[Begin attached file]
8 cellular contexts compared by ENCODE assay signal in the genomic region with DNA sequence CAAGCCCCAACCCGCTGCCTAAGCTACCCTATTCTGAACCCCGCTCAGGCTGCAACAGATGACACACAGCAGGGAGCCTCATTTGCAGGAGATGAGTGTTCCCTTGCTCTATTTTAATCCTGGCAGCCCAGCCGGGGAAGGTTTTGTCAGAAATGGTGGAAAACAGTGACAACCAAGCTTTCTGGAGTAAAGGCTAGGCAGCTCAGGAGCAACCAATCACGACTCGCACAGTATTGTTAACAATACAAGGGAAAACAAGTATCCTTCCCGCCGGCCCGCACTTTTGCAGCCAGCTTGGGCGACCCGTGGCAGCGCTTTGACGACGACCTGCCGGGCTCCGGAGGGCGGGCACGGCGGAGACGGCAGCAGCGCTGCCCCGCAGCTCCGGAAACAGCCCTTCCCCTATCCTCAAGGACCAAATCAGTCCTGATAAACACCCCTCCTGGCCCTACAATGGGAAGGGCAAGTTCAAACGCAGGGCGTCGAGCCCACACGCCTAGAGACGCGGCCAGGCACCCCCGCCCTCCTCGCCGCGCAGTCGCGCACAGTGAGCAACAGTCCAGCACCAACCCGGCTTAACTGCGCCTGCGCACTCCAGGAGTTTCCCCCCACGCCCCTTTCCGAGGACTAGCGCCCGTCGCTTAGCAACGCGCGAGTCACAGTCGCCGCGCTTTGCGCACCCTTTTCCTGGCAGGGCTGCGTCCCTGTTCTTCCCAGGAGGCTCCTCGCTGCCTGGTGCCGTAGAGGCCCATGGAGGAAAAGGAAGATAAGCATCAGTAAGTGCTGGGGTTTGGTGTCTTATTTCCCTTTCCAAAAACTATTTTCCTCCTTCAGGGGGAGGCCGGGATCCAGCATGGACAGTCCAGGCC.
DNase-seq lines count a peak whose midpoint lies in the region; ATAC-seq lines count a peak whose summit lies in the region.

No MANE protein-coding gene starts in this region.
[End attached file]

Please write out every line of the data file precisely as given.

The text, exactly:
8 cellular contexts compared by ENCODE assay signal in the genomic region with DNA sequence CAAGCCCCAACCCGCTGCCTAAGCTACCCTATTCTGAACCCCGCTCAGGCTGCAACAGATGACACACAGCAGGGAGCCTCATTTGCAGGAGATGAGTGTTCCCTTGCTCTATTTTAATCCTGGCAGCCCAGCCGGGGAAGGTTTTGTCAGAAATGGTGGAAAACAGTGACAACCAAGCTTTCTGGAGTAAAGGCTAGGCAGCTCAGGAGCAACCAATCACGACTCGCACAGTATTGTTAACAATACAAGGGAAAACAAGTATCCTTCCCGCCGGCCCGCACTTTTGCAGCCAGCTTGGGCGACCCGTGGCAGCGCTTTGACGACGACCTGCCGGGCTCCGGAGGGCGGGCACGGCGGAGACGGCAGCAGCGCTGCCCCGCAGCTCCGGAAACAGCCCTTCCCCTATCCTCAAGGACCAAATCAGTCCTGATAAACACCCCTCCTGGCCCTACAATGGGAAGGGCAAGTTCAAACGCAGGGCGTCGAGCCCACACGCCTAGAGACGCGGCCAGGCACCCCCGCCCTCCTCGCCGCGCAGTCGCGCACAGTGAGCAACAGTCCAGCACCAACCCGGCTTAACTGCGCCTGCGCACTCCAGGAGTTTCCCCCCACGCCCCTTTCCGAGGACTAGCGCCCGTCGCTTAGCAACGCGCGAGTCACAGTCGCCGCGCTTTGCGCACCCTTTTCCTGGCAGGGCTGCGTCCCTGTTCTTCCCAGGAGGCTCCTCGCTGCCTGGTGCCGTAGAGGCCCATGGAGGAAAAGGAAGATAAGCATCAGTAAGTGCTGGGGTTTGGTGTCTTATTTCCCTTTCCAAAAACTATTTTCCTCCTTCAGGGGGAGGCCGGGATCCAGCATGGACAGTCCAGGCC.
DNase-seq lines count a peak whose midpoint lies in the region; ATAC-seq lines count a peak whose summit lies in the region.

No MANE protein-coding gene starts in this region.